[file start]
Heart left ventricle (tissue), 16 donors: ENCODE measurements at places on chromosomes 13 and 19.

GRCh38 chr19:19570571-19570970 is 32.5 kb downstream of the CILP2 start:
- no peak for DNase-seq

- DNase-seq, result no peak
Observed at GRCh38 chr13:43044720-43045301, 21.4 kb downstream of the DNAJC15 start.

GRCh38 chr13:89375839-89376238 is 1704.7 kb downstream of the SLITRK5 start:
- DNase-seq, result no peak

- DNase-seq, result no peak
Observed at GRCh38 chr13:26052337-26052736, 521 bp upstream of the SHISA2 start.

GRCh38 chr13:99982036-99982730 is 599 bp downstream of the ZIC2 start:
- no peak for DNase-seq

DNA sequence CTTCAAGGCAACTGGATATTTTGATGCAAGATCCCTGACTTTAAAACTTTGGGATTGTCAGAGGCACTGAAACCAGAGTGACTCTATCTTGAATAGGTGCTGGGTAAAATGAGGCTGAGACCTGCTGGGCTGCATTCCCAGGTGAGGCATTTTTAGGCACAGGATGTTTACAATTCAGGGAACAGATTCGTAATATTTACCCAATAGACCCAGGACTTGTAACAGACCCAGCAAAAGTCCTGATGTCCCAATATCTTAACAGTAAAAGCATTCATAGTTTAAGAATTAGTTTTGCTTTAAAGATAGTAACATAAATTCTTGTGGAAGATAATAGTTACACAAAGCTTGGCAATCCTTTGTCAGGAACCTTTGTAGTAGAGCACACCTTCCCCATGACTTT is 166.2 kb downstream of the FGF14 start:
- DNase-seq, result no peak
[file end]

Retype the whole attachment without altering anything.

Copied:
Heart left ventricle (tissue), 16 donors: ENCODE measurements at places on chromosomes 13 and 19.

GRCh38 chr19:19570571-19570970 is 32.5 kb downstream of the CILP2 start:
- no peak for DNase-seq

- DNase-seq, result no peak
Observed at GRCh38 chr13:43044720-43045301, 21.4 kb downstream of the DNAJC15 start.

GRCh38 chr13:89375839-89376238 is 1704.7 kb downstream of the SLITRK5 start:
- DNase-seq, result no peak

- DNase-seq, result no peak
Observed at GRCh38 chr13:26052337-26052736, 521 bp upstream of the SHISA2 start.

GRCh38 chr13:99982036-99982730 is 599 bp downstream of the ZIC2 start:
- no peak for DNase-seq

DNA sequence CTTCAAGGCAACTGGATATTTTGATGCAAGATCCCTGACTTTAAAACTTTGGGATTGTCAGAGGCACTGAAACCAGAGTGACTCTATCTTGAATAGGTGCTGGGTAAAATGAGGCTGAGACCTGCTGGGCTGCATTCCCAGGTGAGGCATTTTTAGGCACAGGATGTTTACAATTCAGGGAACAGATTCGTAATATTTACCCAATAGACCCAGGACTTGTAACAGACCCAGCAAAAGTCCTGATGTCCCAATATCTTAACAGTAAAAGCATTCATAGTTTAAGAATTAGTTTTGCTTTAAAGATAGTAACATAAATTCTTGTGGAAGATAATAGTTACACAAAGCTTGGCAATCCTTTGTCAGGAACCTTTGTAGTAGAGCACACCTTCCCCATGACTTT is 166.2 kb downstream of the FGF14 start:
- DNase-seq, result no peak